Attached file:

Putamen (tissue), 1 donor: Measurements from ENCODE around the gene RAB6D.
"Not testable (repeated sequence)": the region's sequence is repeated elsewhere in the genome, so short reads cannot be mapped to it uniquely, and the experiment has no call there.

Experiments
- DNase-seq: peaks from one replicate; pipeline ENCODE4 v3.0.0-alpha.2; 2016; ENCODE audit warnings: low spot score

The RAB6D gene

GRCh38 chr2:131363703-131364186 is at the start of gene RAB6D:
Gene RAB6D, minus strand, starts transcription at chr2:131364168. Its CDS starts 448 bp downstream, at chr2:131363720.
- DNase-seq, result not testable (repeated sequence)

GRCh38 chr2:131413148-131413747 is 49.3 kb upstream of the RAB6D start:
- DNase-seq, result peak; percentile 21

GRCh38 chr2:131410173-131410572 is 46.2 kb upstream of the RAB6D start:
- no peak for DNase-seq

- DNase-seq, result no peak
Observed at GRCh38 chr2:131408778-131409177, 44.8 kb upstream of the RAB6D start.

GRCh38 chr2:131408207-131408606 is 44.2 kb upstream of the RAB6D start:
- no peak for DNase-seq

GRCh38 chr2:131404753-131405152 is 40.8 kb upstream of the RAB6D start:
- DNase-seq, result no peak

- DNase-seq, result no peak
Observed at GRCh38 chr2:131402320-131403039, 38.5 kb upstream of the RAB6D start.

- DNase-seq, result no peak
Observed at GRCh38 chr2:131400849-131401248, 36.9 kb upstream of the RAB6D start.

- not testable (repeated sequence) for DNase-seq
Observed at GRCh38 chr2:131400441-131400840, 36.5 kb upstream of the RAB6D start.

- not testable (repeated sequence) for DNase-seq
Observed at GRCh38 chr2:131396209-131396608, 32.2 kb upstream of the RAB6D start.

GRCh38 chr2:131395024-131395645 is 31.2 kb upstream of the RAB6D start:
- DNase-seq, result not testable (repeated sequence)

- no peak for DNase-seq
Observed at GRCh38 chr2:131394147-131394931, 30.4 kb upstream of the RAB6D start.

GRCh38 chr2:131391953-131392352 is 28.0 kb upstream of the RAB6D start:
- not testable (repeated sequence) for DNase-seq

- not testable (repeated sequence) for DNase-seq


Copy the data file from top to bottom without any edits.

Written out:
Putamen (tissue), 1 donor: Measurements from ENCODE around the gene RAB6D.
"Not testable (repeated sequence)": the region's sequence is repeated elsewhere in the genome, so short reads cannot be mapped to it uniquely, and the experiment has no call there.

Experiments
- DNase-seq: peaks from one replicate; pipeline ENCODE4 v3.0.0-alpha.2; 2016; ENCODE audit warnings: low spot score

The RAB6D gene

GRCh38 chr2:131363703-131364186 is at the start of gene RAB6D:
Gene RAB6D, minus strand, starts transcription at chr2:131364168. Its CDS starts 448 bp downstream, at chr2:131363720.
- DNase-seq, result not testable (repeated sequence)

GRCh38 chr2:131413148-131413747 is 49.3 kb upstream of the RAB6D start:
- DNase-seq, result peak; percentile 21

GRCh38 chr2:131410173-131410572 is 46.2 kb upstream of the RAB6D start:
- no peak for DNase-seq

- DNase-seq, result no peak
Observed at GRCh38 chr2:131408778-131409177, 44.8 kb upstream of the RAB6D start.

GRCh38 chr2:131408207-131408606 is 44.2 kb upstream of the RAB6D start:
- no peak for DNase-seq

GRCh38 chr2:131404753-131405152 is 40.8 kb upstream of the RAB6D start:
- DNase-seq, result no peak

- DNase-seq, result no peak
Observed at GRCh38 chr2:131402320-131403039, 38.5 kb upstream of the RAB6D start.

- DNase-seq, result no peak
Observed at GRCh38 chr2:131400849-131401248, 36.9 kb upstream of the RAB6D start.

- not testable (repeated sequence) for DNase-seq
Observed at GRCh38 chr2:131400441-131400840, 36.5 kb upstream of the RAB6D start.

- not testable (repeated sequence) for DNase-seq
Observed at GRCh38 chr2:131396209-131396608, 32.2 kb upstream of the RAB6D start.

GRCh38 chr2:131395024-131395645 is 31.2 kb upstream of the RAB6D start:
- DNase-seq, result not testable (repeated sequence)

- no peak for DNase-seq
Observed at GRCh38 chr2:131394147-131394931, 30.4 kb upstream of the RAB6D start.

GRCh38 chr2:131391953-131392352 is 28.0 kb upstream of the RAB6D start:
- not testable (repeated sequence) for DNase-seq

- not testable (repeated sequence) for DNase-seq